Considering the difference between the two extraction methods, the extraction yield was superior in 70% hydro-alcoholic extracts with the amounts, depending on the variety, varying from 3- to 77-fold higher. Surprisingly, in SYR2, 77 times more total anthocyanins were extracted. The level of 3-O-(6"-O-acetyl) glucoside and 3-O-(6"-O-coumaroyl) glucoside anthocyanins reached up to 1.59 ± 0.01 mg/g DW and 5.14 ± 0.01 mg/g DW, respectively. However, the two different methods of extraction did not strictly increase or decrease the ratio of 3-O-glucoside, 3-O-(6"-O-acetyl) glucoside and 3-O-(6"-O-coumaroyl) glucoside in grape skin and seed pomace extracts (Table 3 and Table 4). In some varieties, using 70% hydro-alcoholic extraction increased the relative amount of 3-O-(6"-O-coumaroyl) glucoside obtained, but in other instances, it decreased the ratio. For instance, GRE1 skin pomace extract comprised 9% coumaroylated anthocyanins in EAQ which increased to 17% when using 70% alcohol whereas in SYR1, 38% were extracted in EAQ and the ratio decreased to 12% in EA70. Overall, the data showed that the two different extraction methods did not substantially affect the ratio of 3-O-glucoside, 3-O-(6"-O-acetyl) glucoside and 3-O-(6"-O-coumaroyl) glucoside anthocyanins. Actually, this could be due to the structural differences between these compounds and their association with other constituents such as the adsorption on solids (yeast, pomace) or even the modifications in their structure (formation of tannin-anthocyanin complexes) [36]. Extraction with 70% of ethanol has nevertheless been shown to improve the recovery of anthocyanins from grape by-products. This result was in accordance with several works confirming that anthocyanin yields could be improved by using high ethanol concentration solvents. Cacae et al. [37] reported that extraction of anthocyanins from black currants using aqueous ethanol increased with ethanol concentration up to 60%. Another study by Lapornik et al. [38] showed that grape marc extracted with ethanol 70% had higher absolute values of anthocyanins than those extracted with water. Moreover, the anthocyanin extraction yield could also be enhanced by improving the extraction method as already shown by Howard et al. [39]. The authors studied anthocyanin contents in strawberry puree and demonstrated that strict oxygen exclusion during processing (i.e., under carbon dioxide or nitrogen) could prevent oxidative reactions.

Among the studied varieties, CAR and ALI were shown to be a rich source of anthocyanins, especially with the 70% hydro-alcoholic extract. The SYR2 also contained substantial amounts of acetylated and coumaroylated anthocyanins in EA70.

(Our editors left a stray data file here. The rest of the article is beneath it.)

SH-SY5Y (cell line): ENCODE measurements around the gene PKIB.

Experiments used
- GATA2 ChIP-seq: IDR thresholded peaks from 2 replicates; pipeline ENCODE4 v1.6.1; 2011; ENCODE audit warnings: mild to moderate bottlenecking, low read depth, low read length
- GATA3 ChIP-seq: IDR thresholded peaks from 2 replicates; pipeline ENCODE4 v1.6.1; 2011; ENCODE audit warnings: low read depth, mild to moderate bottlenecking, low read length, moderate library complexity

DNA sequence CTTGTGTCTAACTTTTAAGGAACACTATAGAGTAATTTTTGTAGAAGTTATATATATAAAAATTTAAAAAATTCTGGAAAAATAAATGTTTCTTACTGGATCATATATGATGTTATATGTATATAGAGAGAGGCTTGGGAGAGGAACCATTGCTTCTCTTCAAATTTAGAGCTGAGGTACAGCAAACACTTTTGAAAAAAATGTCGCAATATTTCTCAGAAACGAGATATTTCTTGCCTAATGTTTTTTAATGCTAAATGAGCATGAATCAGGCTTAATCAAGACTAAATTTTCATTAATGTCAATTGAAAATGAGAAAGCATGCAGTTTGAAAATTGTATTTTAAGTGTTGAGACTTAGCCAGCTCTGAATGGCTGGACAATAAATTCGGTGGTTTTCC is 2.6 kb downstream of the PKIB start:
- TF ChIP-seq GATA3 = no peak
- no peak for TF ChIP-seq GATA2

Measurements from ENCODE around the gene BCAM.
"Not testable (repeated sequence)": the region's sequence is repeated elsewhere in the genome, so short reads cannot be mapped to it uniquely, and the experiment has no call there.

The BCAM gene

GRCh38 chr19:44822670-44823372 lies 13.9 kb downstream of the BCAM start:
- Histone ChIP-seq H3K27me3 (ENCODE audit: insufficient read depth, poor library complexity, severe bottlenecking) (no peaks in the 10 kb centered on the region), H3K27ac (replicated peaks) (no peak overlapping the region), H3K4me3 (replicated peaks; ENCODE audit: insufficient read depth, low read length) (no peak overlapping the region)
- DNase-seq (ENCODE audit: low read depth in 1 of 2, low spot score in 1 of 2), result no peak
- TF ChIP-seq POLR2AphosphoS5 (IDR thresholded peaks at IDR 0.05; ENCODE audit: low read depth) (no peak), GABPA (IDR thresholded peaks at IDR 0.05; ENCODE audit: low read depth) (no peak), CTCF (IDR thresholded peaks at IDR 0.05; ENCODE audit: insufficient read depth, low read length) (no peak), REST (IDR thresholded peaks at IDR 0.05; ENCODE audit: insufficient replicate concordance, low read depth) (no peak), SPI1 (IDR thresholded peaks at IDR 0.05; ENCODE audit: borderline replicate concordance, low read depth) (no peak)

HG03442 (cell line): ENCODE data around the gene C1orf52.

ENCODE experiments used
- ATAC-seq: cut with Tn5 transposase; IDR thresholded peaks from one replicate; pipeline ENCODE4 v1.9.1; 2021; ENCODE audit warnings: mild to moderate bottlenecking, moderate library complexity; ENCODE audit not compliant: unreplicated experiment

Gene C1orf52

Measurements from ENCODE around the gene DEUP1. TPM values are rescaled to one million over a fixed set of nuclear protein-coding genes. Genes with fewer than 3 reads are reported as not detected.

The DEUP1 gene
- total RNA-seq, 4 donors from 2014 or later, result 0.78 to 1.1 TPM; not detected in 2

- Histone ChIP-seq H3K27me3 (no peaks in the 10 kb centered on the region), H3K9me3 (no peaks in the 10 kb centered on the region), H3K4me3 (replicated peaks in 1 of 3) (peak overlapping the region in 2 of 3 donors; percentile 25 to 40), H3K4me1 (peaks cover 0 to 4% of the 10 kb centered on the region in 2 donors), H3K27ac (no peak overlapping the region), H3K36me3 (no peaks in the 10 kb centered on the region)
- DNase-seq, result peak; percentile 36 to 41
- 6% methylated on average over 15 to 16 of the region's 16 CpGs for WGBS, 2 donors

2.3. Antioxidant Activities Evaluation of Grape Pomace Seed and Skin Extracts

The antioxidant potential was determined in order to select the most active grape pomace seeds and skins among the studied varieties. The assessment of antioxidant capacity has been the subject of extensive studies and arguments over the past decade. The choice of assay method is often based on speed, simplicity, ease of use and instrumentation availability. Generally, antioxidant measurements can be related either to the capacity of extracts to directly transfer hydrogen to a radical (DPPH or ABTS), to donate electrons (FRAP) or to act as competitors for peroxy radicals (ORAC test) [40]. Thus, the antioxidant capacity of each extract cannot be determined by a single method. More than one type of measurement needs to be performed to take into account the various mode of action of antioxidants [41,42]. In that context, in this work the free radical scavenging potential was evaluated by three spectrophotometric tests: the FRAP, ABTS•+ and DPPH and a spectrofluorimetric test, the ORAC test.

Concerning seed extracts, the four antioxidant analytical techniques gave the same classification both for EAQ and EA70. The highest antioxidant activities were found in SYR1 for both types of extracts. Results were correlated with previous analysis which evidenced SYR1 as having a substantial amount of flavan-3-ols, procyanidins and anthocyanins. GRE1 extract presented a low antioxidant activity as a consequence of its low phenolic contents (ORAC: 1466.4 µM TE/g DW; FRAP: 0.63 mM Fe2+/g DW, ABTS: 1203.2 µM TE/g DW and DPPH: 410.8 TE/g DW in EAQ and ORAC: 1926.7 µM TE/g DW; FRAP: 1.28 mM Fe2+/g DW, ABTS: 2813.1 µM TE/g DW and DPPH: 1277.6 TE/g DW in EA70). Antioxidant activities of EAQ and EA70 grape pomace seed extracts were showed in Table 5.

Table 5. Antioxidant activity characterisation in EAQ and EA70 grape pomace seed extracts.
Table 5. Antioxidant activity characterisation in EAQ and EA70 grape pomace seed extracts.
ORAC b1466.39 ± 29.58a2230.69 ± 101.74b2058.58 ± 85.11b1926.73 ± 108.55a2613.98 ± 150.86a2332.90 ± 91.94a